I ran this race last fall for the first time. I was in good shape then, having just run the Stone Cat Ale marathon 3 weeks prior. I felt very strong during that race but an ankle injury forced me to drop out earlier than expected. I knew I was going into the race this time under trained but not concerned. I was just intending to use it as a long training run with a bunch of strangers and a few friends. It would also serve as a test of my current fitness level.
I had a difficult time sleeping the night before the race. Nasal congestion and a sore throat from a cold kept me awake the good part of the night. At O-dark-thirty (4:30 AM) I decided to get out of bed. I put on a pot of coffee and made some French toast for breakfast. I had already prepared all my gear for the race the night before so there was no need to rush. After breakfast, I changed and began the tedious process of taping both feet and my right ankle. Taping the arches is really not a big deal but I have a tough time trying to tape my ankle on my own. After several tries, taping, removing the tape and taping again, I finally got right. At the start of the race I met a Physical Therapist who noticed my tape job. She then showed me hers. Where I had used several feet of tape to hold my ankle in place, she used two short strips to accomplish the same thing! I’ll have to give it a try next time.
I arrived an hour before race start and I was happy I did. The number of race entrants had doubled from last year and parking in the small lot was tight. Kevin was already there and going through his gear. We exchanged greetings and he introduced me to the PT mentioned above. A short time later, Emily arrived with my new pair of camouflage print Gator-Bait Gaiters. These gaiters are a great addition to my gear box. I used my tiger print ones during the race and didn’t get any trail debris in my shoes during my 5+ hour run. Good stuff!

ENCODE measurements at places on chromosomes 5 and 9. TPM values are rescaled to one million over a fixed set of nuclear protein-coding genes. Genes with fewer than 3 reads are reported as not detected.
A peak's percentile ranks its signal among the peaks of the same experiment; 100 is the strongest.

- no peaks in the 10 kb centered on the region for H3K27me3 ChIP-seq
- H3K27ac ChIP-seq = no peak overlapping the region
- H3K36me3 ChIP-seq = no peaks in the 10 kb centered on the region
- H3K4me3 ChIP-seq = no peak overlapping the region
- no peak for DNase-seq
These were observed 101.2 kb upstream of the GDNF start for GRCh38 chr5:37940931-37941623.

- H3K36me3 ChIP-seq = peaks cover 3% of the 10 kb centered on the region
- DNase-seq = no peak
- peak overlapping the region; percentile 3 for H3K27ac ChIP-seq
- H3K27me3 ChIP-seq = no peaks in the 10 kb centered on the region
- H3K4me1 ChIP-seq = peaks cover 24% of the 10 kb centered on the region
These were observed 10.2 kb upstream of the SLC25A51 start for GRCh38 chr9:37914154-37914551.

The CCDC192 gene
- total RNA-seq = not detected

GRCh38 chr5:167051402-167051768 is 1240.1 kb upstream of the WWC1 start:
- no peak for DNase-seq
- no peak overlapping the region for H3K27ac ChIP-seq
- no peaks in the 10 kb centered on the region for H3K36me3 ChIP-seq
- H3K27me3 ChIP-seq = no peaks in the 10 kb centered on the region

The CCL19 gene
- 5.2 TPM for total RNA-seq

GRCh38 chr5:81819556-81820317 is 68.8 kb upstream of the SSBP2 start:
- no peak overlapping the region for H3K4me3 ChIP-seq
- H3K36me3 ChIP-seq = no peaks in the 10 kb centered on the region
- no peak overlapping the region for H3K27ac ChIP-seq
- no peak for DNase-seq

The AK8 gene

Race is about to begin. (Photo Credit: BogieD)
When we lined up for the start of the race I realized I forgot to put on my gloves. Just then, the starting horn blew and everyone was on the move, except me. I ran back to my car to get my gloves. By the time I got back to the starting line I was far behind the pack. I started out faster than I want to but I was trying to at least latch on to the back of the pack. The pace was much quicker than I expected for a race of this distance. I was moving quickly but barely making progress in catching up with the other racers.
I guess I wasn't the last to start after all! (Photo Credit: BogieD)
About 2 miles into the course I finally met up with Kevin. I wasn’t feeling very good at this point, my breathing was labored. I wasn’t sure if it was the cold or the fast pace causing the problem but it felt good to see a familiar face. Kevin and I have run the Skyline trail several times now and we work well together, keeping each other on trial. We ran while discussing our strategies for the day. Kevin just turned 33 and was considering running 33 miles to celebrate his B-day. He called me today to confirm he finished the 4 loops. Awesome run Kevin! I, on the other hand, was only planning to run half as far. I told Kevin I would consider doing a 3rd loop if I was feeling pretty good after 16 miles. After a long climb we reached Wright’s tower. We both were in need of a pee break so we stopped here briefly. It was a good sign that our pre-race hydration was not neglected.
Descending the long hill from Wright’s tower we caught up to Michelle. The three of us made our way down to the base of the hill and continued running together for a mile or two. Michelle had planned to run the full 40 miles but she told me she was also not feeling 100% today. She was reevaluating her goal for the day and would run for as long as she could. I just met Michelle this year and I am very impressed with her sheer determination. She hasn’t gotten in much training this year but still managed to kick my butt through 24 miles. Wait till Northern Nipmuck trailgrrl! ;-)